New York's Cooperative and Condominium Community

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Luxury Condo Unit-Owners Benefitting from 421-a Tax Break

Hudson Yards, Manhattan

421-a tax breaks, affordable housing, Hudson Yards penthouse, co-op and condo boards, property taxes.

The penthouse at 35 Hudson Yards (center) is listed for $49.5 million, but due to 421-a tax breaks, the buyer's property tax bill for the next 20 years will be cut from $342,000 annually to just $27,500.

March 31, 2022

Yesterday we reported that numerous state legislators want to exclude Gov. Kathy Hochul's proposed overhaul of the 421-a tax break from the upcoming state budget. Instead, they want time to debate the merits of the governor's overhaul of the controversial tax break that was intended to increase the stock of affordable housing. Some say it should be scrapped altogether. Today The New York Times reports that developers have reaped billions in tax breaks under 421-a, but many developments feature "affordable" units that are priced beyond the reach of average New Yorkers.

The Times reports: "In buildings with condos, the tax break extends to individual (unit-)owners, an exemption available in some of the most prominent residential projects in Manhattan, including 35 Hudson Yards, a luxury condo tower. Whoever buys the full-floor penthouse on the 90th floor, currently for sale for $49.5 million, would pay just $27,500 in annual property taxes because of a 421-a exemption that lasts 20 years. Without the tax break, the yearly property taxes would be $342,000."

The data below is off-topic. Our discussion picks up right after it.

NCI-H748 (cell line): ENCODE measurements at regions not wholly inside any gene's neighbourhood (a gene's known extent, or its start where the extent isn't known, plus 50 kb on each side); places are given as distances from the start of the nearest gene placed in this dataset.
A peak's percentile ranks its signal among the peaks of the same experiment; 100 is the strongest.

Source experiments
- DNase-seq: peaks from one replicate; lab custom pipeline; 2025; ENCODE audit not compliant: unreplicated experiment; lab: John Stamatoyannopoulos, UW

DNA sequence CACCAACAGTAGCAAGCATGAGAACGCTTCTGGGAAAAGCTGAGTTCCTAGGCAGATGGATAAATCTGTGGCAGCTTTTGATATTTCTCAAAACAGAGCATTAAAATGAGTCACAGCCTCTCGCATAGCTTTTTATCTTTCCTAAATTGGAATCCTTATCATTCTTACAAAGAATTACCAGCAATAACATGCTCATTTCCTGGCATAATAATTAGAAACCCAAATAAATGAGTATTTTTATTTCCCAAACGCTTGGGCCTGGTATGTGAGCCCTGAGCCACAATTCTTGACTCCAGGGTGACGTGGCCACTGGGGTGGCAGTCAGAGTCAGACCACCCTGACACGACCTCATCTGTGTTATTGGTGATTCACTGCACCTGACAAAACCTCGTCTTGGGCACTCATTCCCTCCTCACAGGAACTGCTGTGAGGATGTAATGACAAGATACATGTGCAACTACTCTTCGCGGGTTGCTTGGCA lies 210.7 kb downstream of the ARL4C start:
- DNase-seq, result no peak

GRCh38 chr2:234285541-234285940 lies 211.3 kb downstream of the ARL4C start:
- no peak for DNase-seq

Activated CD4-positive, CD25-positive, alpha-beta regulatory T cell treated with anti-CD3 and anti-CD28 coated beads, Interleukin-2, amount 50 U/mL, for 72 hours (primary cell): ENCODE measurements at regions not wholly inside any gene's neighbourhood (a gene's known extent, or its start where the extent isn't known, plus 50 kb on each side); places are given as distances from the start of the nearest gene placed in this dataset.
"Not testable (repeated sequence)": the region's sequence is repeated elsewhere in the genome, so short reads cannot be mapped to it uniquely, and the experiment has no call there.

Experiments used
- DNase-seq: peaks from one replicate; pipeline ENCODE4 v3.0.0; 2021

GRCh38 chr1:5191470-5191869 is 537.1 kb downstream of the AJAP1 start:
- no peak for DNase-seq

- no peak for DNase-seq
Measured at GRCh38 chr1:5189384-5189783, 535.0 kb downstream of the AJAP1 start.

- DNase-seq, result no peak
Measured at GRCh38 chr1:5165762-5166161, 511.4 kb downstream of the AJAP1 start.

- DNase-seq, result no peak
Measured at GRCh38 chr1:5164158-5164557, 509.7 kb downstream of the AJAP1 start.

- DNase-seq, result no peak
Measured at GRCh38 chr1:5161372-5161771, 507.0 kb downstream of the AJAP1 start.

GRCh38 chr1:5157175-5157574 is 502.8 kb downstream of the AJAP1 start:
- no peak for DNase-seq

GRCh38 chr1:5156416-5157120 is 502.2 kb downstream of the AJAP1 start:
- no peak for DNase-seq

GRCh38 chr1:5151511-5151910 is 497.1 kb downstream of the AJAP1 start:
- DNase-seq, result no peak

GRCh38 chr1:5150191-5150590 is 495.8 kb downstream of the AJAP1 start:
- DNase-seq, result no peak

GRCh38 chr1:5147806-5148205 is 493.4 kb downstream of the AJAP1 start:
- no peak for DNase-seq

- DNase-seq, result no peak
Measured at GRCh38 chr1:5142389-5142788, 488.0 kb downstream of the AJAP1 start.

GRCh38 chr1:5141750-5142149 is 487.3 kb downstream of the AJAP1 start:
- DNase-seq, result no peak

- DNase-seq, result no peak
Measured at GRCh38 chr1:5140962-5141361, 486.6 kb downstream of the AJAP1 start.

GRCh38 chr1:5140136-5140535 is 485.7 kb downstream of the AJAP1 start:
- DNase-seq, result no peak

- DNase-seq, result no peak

First introduced in the 1970s, the tax break for builders of multifamily housing was meant to promote new residential construction when New York City was facing a fiscal crisis and few developers were building anything. After the economy rebounded, the subsidy remained and started to evolve, slowly adding various affordability requirements to qualify for the tax break.

Among the opponents of the 421-a tax break — and Hochul's proposed modifications of it — is city Comptroller Brad Lander, who has issued a report stating that the tax break costs the city nearly $1.8 billion in lost tax revenue yearly, while it has failed to produce enough affordable units to stem the city's housing crisis. Instead of modifying the 421-a break, which is due to expire in June, Lander has urged the state Legislature to set a Dec. 31 deadline to overhaul the city's antiquated and unfair system of levying property taxes.

Another example cited in the Times report is Jackson Park in Long Island City, Queens, a 1,871-unit luxury development in three towers where penthouses rent for $8,500 a month. The developer, Tishman Speyer, legally navigated loopholes in the tax exemption to win an annual reduction of $21 million that nearly eliminates the development's property tax bill. Since it was built before a provision of 421-a expired, Tishman Speyer was able to include zero below-market units. Meanwhile, co-op and condo boards fret that their soaring property taxes are threatening their buildings' viability.

Critics say too many apartments marketed as "affordable" are only within reach to families making well over $100,000 a year — far higher than the city’s median household income — and that loopholes in the program’s different versions have allowed some rental and condominium buildings to not include any low-cost units.

Paula Crespo, a senior planner with the Pratt Center for Community Development, which has criticized the program, said she considers the tax break program “a missed opportunity to require something back from the developer for these decades of tax exemptions.”

Hochul's proposed tweaks to 421-a have won the backing of Mayor Eric Adams and the Real Estate Board of New York.

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